[Theora-dev] Patch that fixes distortions during static scenes

Ivan Popov pin at medic.chalmers.se
Thu Mar 3 10:50:47 PST 2005

Hello Aaron,

> > This looks like a perfect behaviour when a keyframe is inserted as the scene
> > changes, but as well very bad during static scenes (causing a burst
> > of artifacts).
> This commonly happens with static scenes because the encoders rate control
> logic doesn't try to store up bits for the keyframe. It just looks at the
> current number of bits it has for the frame and tries to find a Q that
> fits that. In a static scene there are few blocks to update so it computes

ok, I see now.

> The rate control logic needs to have some sort of mechanism to regulate 
> changes in Q so that such drastic events don't happen. I'm planning on 
> looking into a solution for this problem.

It would be great. I think it would noticeably improve the quality.

> > It looks even more strange as it happens when we clearly have a huge
> > excess of unused bits - I ask for 2000 kbit/s and get about 250 kbit/s
> I'm guessing that it is less noticable at this bitrate. Depending on the
> frame size and frame rate this still may not be enough for the encoder to
> think it has enough bits to encode the key frame at the same Q as the
> interframe. Are you seeing this in the Amelie clip? If not send me a link

Yes, I see it on that clip. I am using its first 30 seconds, and
-V 2000 gives about 250 kbit/s average video rate - a small fraction of the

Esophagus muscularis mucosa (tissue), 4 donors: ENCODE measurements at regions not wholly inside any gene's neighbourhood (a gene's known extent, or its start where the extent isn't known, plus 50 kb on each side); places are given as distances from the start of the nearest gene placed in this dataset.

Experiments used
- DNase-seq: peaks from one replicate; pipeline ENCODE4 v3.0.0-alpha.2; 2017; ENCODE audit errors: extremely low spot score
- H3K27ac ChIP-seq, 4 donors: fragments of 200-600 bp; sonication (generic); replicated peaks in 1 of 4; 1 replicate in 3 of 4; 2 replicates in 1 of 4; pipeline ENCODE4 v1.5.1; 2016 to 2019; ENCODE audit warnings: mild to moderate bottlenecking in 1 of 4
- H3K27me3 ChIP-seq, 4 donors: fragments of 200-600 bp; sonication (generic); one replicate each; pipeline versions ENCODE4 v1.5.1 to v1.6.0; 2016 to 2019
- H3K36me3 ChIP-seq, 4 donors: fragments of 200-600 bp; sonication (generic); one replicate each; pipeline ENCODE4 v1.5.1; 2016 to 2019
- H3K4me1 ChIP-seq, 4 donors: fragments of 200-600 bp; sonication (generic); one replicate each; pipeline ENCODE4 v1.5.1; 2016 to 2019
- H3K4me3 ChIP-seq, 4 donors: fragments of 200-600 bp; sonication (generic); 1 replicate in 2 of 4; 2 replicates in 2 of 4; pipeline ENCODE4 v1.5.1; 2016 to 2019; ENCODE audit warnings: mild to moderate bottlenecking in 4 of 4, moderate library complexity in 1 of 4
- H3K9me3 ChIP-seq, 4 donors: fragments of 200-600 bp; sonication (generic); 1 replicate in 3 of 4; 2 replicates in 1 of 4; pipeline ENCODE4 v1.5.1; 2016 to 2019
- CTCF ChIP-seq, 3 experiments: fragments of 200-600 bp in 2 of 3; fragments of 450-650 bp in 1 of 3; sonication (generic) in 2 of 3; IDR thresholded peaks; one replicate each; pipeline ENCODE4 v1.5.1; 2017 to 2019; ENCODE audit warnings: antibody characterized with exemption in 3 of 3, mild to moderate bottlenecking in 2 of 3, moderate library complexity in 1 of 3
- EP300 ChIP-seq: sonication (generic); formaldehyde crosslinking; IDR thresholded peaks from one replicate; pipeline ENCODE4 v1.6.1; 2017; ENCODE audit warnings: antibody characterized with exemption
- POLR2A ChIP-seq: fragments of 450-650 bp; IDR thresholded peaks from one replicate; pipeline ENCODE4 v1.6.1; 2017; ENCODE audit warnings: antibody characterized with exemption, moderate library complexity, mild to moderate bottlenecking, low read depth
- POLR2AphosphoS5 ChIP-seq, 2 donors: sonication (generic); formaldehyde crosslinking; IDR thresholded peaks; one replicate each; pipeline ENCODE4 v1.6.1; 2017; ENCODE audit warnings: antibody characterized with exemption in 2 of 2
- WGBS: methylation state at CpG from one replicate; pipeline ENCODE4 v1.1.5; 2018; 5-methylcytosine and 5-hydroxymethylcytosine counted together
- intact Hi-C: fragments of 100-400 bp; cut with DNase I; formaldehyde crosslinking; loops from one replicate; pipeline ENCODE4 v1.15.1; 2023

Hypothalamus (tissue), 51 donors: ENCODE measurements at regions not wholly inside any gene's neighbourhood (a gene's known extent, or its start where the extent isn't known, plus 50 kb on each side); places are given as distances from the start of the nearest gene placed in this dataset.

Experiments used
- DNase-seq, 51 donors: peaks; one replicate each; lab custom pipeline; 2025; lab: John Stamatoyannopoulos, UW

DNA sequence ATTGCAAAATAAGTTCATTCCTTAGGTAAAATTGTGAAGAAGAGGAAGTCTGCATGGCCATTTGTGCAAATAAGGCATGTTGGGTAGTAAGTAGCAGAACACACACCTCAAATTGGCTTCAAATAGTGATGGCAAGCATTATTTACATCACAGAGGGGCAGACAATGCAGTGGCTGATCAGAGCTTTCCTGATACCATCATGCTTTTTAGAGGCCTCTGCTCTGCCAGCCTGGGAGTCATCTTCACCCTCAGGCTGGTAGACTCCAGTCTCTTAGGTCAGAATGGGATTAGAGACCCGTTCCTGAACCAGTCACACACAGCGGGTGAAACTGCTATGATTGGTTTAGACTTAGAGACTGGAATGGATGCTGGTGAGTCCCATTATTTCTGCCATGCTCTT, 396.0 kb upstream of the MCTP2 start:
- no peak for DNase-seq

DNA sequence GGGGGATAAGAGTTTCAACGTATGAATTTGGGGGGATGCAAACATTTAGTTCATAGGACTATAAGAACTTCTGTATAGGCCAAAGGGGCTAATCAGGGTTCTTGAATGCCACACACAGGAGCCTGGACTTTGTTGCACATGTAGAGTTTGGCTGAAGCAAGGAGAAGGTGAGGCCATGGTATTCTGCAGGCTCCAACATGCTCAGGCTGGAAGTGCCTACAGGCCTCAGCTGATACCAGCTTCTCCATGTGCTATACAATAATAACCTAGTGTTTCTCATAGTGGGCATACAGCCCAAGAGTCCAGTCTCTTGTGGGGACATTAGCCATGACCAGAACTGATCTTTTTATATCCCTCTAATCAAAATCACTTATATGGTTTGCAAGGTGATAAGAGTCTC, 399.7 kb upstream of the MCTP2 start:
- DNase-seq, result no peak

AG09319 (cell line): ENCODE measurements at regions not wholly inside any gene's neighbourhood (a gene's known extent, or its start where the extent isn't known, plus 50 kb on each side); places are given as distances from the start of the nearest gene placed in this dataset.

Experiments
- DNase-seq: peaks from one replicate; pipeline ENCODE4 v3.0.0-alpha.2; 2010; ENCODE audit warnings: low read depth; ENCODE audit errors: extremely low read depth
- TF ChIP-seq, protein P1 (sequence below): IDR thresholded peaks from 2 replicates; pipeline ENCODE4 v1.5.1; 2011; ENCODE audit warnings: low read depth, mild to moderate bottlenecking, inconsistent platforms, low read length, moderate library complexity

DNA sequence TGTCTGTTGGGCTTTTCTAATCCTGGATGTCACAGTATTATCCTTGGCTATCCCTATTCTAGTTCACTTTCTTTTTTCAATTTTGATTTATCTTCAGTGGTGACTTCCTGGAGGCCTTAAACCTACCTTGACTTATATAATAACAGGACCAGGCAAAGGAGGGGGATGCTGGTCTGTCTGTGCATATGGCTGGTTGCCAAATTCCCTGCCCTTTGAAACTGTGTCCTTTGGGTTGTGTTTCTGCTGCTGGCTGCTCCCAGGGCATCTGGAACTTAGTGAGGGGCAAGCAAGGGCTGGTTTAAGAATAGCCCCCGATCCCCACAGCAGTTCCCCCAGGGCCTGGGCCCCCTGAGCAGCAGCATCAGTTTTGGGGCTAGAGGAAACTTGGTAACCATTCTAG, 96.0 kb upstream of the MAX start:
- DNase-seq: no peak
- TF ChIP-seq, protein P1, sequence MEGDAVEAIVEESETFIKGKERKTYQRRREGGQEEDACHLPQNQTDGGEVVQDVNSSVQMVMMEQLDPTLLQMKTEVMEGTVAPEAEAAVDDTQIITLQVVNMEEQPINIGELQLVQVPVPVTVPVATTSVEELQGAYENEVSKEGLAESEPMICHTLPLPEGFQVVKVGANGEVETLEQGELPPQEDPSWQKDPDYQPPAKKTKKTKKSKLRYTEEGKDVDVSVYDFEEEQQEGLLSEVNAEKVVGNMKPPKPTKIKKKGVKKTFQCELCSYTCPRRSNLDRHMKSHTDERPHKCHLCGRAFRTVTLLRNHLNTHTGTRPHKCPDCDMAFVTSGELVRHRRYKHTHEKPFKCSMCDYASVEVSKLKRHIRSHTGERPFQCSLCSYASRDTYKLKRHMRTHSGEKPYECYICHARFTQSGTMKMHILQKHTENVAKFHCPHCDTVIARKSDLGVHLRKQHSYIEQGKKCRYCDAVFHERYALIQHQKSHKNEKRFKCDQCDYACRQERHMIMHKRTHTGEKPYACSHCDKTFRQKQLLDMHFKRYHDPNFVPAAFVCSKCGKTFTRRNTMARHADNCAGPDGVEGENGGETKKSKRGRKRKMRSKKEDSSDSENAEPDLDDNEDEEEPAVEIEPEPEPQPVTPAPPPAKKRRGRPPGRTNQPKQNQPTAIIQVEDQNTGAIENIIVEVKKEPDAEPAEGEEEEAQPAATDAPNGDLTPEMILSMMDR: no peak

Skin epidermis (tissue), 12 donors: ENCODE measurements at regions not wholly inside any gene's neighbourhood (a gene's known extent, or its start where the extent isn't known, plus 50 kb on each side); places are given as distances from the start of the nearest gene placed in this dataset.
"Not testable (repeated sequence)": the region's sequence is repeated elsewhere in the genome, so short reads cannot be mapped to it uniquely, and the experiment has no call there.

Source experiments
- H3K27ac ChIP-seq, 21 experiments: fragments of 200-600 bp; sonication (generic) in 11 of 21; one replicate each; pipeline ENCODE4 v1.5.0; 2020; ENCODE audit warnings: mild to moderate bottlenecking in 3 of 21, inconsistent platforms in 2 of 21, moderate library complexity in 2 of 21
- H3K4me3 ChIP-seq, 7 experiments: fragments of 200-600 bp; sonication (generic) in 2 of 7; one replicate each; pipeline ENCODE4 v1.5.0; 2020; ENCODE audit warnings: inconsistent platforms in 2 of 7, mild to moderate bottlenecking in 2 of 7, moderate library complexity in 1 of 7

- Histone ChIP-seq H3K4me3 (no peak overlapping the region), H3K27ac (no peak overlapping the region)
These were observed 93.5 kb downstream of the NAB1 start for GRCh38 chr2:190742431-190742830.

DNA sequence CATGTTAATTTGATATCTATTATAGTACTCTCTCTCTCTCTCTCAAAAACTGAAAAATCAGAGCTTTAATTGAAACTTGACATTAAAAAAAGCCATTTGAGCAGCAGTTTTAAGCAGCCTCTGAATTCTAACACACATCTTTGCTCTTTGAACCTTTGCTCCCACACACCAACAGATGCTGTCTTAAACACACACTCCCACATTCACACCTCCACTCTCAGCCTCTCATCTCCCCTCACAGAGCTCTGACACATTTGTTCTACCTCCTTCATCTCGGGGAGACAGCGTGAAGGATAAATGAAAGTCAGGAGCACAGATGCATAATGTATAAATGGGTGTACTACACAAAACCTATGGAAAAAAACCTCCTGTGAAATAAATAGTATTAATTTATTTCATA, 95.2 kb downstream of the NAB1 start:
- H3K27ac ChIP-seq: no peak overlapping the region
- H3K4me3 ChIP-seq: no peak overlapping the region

available "bandwidth". Not enough information to encode? :)
For checking i use "mplayer -fs -fps 5" (full screen, 5 frames per second)
It shows regular "bursts" of errors, most noticeable on the text screens,
presumably at each keyframe (about each couple of seconds or so? at 25 fps).
It seems that it is just the keyframe that is worse than the rest
(while single-stepping through the relevant frames).

> > On the third side, I can reduce the probablility of such "error bursts"
> > by tweaking keyframe frequency - yet it feels like a workaround for
> I haven't looked into how the keyframe frequency effects this problem, but
> I'm not suprised that it helps some. I'll take a look at this as well. 

It reduces the problem a lot as most keyframes happen then at scene changes,
where the behavior is very adequate. The first frames after a scene change
may be very bad without affecting the percepted quality.
Still we want to be able to insert a keyframe at an arbitrary point,
don't we?


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